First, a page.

Ruth Barton
Trinity College Dublin | Views:

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Dir: Brendan Muldowney

Prod: Conor Barry

Cast: Darren Healy, Nora-Jane Noone

In 1999 Paul Tickell directed the low-budget youth drama, Crush Proof, about a gang of disadvantaged kids whose identity is defined by their (literal) peripherality from the mainstream of urban, cosmopolitan Dublin. Crush Proof opens with the release from prison of Neal (Darren Healy) and his subsequent odyssey from the outskirts to the inner city, starting with his failed attempt to gain access to his child and continuing on through his reunion with his equally marginalised friends and his own descent into violent acts of criminality. If it weren’t for its determined reliance on stereotyping, particularly of women, and its focus on Healy’s intense performance, the film’s kitchen sink realist aesthetic might have provided the viewer with a laudable insight into contemporary social problems and issues of class-based masculinity. Instead it demonstrated how John Hill’s critique of British social realism of the 1960s – that it sidelined women and celebrated the singularity of its male protagonist – remains as applicable to Irish cinema today as it is to the works of Lindsay Anderson and his colleagues of fifty years ago.

The immediate link between Crush Proof and Brendan Muldowney’s Savage is the return of Darren Healy, once again playing the lead. Healy is a compelling screen presence and his roles on film have drawn on his own real-life experience. He has long struggled with problems of addiction and a tendency towards acts of violence when under the influence of drugs. When he took the lead in Savage, for instance, he had recently completed a suspended prison sentence for assault. After his trial it was revealed that Healy already held eight previous convictions for public order offences.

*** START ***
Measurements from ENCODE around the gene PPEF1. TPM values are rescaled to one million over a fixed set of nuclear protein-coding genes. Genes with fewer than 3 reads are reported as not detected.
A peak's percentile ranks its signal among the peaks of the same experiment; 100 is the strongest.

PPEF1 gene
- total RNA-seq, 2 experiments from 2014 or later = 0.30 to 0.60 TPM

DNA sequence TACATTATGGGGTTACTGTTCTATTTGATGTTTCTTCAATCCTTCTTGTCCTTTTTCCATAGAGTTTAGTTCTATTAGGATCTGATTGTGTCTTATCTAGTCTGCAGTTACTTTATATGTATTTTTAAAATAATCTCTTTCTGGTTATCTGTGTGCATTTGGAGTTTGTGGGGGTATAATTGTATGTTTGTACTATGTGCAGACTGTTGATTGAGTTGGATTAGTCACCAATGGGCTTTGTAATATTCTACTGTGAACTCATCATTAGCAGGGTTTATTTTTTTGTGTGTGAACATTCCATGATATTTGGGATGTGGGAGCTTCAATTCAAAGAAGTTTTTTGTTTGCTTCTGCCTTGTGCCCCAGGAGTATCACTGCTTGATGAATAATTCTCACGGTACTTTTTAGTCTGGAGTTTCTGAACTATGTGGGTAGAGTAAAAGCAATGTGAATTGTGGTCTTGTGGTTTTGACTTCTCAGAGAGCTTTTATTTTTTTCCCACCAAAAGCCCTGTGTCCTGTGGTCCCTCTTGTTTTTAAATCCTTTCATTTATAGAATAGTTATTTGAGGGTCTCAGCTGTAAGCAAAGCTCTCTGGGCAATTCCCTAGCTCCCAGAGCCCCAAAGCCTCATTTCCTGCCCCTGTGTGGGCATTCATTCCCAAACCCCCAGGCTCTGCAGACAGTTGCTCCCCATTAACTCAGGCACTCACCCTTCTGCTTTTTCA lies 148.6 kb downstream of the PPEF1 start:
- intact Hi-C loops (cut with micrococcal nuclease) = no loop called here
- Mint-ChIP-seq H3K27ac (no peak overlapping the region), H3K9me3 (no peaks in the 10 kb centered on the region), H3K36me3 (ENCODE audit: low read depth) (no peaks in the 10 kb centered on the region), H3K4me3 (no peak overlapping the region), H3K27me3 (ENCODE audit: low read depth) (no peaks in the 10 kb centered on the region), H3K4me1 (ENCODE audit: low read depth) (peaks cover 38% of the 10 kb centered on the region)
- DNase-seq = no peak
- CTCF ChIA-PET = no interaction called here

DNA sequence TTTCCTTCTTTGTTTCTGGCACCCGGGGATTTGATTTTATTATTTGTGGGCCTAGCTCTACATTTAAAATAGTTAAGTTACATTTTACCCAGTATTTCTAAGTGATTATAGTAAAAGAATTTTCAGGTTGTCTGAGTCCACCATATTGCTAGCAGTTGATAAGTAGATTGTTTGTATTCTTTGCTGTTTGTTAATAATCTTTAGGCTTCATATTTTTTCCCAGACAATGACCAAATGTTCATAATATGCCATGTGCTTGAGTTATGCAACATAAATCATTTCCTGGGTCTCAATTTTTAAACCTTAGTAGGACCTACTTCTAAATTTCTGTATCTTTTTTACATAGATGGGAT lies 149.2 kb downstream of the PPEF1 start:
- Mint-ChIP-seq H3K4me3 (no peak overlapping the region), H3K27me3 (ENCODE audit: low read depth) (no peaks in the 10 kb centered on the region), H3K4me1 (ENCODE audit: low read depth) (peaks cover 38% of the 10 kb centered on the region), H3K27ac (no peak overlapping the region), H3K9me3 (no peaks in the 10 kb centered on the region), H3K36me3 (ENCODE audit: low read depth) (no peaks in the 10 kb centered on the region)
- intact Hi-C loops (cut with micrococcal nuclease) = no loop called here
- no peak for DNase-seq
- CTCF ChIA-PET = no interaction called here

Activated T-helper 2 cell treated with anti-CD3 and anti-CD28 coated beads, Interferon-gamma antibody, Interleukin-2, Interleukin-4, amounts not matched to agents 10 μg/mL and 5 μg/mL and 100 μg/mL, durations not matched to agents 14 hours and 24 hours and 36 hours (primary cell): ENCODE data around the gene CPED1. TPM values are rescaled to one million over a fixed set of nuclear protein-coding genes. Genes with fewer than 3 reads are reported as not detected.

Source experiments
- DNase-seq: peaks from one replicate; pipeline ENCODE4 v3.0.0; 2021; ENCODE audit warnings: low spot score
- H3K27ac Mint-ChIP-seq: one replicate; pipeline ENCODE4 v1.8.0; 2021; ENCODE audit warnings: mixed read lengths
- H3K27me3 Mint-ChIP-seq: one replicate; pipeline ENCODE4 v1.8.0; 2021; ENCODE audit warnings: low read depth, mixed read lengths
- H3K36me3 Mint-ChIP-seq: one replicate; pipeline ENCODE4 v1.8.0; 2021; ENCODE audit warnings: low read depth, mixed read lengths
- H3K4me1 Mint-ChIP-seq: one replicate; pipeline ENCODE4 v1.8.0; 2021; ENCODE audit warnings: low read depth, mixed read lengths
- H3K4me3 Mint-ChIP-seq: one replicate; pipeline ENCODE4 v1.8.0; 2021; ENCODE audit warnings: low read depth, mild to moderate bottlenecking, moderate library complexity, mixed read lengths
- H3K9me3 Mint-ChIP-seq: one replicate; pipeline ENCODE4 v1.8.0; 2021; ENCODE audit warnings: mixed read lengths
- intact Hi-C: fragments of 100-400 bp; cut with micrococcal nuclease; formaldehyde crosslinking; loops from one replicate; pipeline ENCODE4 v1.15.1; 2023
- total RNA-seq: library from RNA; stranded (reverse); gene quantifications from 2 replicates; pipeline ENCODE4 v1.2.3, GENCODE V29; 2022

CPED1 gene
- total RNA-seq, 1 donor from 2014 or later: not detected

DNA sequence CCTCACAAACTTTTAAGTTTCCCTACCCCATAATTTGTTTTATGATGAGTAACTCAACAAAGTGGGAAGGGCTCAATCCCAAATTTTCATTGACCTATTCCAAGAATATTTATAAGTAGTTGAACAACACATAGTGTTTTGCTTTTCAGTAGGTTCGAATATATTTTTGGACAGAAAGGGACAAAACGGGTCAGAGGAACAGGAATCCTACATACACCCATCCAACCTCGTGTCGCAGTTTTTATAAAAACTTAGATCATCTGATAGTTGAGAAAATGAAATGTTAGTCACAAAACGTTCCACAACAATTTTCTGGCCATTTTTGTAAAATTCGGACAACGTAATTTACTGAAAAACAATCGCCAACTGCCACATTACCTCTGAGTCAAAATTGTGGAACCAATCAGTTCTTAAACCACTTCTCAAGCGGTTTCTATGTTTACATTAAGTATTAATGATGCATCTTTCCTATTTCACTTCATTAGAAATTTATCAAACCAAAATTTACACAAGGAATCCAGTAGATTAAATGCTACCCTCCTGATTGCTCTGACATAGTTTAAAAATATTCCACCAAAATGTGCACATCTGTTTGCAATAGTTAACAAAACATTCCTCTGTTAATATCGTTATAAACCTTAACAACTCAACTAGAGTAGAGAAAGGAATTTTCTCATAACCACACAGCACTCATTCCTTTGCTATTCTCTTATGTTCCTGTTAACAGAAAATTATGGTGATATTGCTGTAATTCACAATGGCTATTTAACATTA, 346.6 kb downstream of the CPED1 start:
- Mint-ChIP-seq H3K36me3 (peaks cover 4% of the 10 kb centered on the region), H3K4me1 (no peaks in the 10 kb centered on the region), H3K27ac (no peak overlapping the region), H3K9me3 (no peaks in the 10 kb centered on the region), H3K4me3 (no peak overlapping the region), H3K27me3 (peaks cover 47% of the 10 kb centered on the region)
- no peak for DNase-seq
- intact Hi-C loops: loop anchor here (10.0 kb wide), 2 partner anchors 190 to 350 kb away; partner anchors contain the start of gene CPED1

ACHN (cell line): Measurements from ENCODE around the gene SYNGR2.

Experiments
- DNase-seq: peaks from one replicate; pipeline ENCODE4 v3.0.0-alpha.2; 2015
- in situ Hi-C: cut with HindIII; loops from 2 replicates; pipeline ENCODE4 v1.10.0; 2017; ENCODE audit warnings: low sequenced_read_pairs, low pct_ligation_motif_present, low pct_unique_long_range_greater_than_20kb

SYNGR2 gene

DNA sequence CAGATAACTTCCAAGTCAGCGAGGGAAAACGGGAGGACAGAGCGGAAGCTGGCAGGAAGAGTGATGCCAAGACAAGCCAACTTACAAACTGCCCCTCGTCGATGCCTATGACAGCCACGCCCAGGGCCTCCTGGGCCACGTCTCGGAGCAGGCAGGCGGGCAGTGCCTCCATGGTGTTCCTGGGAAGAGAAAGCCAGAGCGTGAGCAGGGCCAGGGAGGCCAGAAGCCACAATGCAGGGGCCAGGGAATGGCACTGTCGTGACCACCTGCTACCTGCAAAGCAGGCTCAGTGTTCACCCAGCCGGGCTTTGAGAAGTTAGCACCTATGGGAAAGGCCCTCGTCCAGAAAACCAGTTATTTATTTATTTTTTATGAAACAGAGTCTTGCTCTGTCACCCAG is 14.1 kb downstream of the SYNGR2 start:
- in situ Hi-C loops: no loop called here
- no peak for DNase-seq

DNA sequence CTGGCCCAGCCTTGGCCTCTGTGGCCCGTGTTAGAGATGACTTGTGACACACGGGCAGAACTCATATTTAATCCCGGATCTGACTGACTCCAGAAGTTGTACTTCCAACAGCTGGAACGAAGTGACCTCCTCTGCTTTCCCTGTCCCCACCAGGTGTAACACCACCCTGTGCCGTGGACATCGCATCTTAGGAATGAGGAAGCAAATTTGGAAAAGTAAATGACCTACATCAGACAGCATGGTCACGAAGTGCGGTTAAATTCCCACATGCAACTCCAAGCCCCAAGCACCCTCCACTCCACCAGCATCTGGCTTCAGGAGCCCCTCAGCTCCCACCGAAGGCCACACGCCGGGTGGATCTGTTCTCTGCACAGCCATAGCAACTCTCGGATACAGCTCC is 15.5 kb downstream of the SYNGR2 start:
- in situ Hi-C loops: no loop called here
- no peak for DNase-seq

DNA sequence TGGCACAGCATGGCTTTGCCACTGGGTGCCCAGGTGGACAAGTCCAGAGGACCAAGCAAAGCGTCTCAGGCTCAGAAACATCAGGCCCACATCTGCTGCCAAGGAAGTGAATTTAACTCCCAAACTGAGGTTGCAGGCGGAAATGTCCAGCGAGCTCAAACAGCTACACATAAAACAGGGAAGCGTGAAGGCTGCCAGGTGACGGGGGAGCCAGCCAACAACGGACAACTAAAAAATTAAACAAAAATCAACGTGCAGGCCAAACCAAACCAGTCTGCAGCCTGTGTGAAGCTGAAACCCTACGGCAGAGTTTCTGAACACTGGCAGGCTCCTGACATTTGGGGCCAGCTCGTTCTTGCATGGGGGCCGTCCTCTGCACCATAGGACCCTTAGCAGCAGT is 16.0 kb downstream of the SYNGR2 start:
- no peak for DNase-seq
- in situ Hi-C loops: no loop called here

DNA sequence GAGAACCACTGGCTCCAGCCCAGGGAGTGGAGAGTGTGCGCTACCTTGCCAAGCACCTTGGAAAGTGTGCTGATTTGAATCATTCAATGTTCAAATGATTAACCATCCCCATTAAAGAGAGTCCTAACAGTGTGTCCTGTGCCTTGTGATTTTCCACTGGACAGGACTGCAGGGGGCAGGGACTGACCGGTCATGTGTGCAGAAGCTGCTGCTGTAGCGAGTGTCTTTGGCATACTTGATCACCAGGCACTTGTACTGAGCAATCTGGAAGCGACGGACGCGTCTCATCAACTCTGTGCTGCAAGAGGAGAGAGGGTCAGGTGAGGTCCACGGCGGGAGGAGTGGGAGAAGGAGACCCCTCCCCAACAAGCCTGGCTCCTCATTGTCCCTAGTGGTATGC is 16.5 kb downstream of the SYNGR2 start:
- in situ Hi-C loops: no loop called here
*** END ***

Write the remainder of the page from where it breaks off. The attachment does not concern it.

It comes as some surprise, therefore, to find Healy taking the role of a press photographer, Paul Graynor, who makes his living from pictures of crime scenes. With his fine dark hair falling over his face, over-sized glasses, and his slight physique, Graynor is marked out as ‘arty’, verging on effeminate. Thus, the opening sequence is filmed as a montage of violence, soon revealed to be two winos in a fight. The film cuts between them and Graynor as he first observes and then photographs the two men. Following this we see him snapping a convicted man leaving the courts in a paddy wagon, climbing onto the vehicle to gain a better shot. This impression of artiness is supported by interior shots of his apartment, a glossy, inner-city bachelor pad, something of a haven from the city streets that echo with sirens and drunken shouting. A series of exchanges establishes the film’s ideological dynamic – much of the crime Paul witnesses goes under-reported and inadequately punished by the courts. No one really cares.